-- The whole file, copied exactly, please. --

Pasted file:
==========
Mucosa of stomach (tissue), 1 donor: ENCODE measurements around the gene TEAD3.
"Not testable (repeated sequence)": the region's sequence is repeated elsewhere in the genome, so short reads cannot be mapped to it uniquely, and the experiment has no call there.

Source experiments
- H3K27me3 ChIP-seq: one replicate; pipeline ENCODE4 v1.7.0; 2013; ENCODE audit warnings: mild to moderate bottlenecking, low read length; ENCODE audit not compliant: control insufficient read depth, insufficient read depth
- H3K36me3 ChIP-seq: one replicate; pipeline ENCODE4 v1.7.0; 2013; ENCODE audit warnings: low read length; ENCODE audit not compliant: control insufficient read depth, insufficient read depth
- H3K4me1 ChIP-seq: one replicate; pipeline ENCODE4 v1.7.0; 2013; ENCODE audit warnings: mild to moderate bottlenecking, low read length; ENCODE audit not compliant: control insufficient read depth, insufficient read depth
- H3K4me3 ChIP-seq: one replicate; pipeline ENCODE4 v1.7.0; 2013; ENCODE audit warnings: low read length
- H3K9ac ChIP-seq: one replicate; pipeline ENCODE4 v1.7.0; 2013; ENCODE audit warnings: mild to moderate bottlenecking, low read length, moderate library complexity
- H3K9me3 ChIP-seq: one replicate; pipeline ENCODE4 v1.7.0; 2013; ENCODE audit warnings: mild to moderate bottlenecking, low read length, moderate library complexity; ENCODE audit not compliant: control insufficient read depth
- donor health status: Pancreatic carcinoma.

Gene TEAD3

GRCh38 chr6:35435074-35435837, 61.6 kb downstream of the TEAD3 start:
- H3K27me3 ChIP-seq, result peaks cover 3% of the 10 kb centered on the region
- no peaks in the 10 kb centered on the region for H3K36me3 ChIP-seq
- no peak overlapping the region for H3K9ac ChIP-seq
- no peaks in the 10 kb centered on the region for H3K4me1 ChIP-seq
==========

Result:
Mucosa of stomach (tissue), 1 donor: ENCODE measurements around the gene TEAD3.
"Not testable (repeated sequence)": the region's sequence is repeated elsewhere in the genome, so short reads cannot be mapped to it uniquely, and the experiment has no call there.

Source experiments
- H3K27me3 ChIP-seq: one replicate; pipeline ENCODE4 v1.7.0; 2013; ENCODE audit warnings: mild to moderate bottlenecking, low read length; ENCODE audit not compliant: control insufficient read depth, insufficient read depth
- H3K36me3 ChIP-seq: one replicate; pipeline ENCODE4 v1.7.0; 2013; ENCODE audit warnings: low read length; ENCODE audit not compliant: control insufficient read depth, insufficient read depth
- H3K4me1 ChIP-seq: one replicate; pipeline ENCODE4 v1.7.0; 2013; ENCODE audit warnings: mild to moderate bottlenecking, low read length; ENCODE audit not compliant: control insufficient read depth, insufficient read depth
- H3K4me3 ChIP-seq: one replicate; pipeline ENCODE4 v1.7.0; 2013; ENCODE audit warnings: low read length
- H3K9ac ChIP-seq: one replicate; pipeline ENCODE4 v1.7.0; 2013; ENCODE audit warnings: mild to moderate bottlenecking, low read length, moderate library complexity
- H3K9me3 ChIP-seq: one replicate; pipeline ENCODE4 v1.7.0; 2013; ENCODE audit warnings: mild to moderate bottlenecking, low read length, moderate library complexity; ENCODE audit not compliant: control insufficient read depth
- donor health status: Pancreatic carcinoma.

Gene TEAD3

GRCh38 chr6:35435074-35435837, 61.6 kb downstream of the TEAD3 start:
- H3K27me3 ChIP-seq, result peaks cover 3% of the 10 kb centered on the region
- no peaks in the 10 kb centered on the region for H3K36me3 ChIP-seq
- no peak overlapping the region for H3K9ac ChIP-seq
- no peaks in the 10 kb centered on the region for H3K4me1 ChIP-seq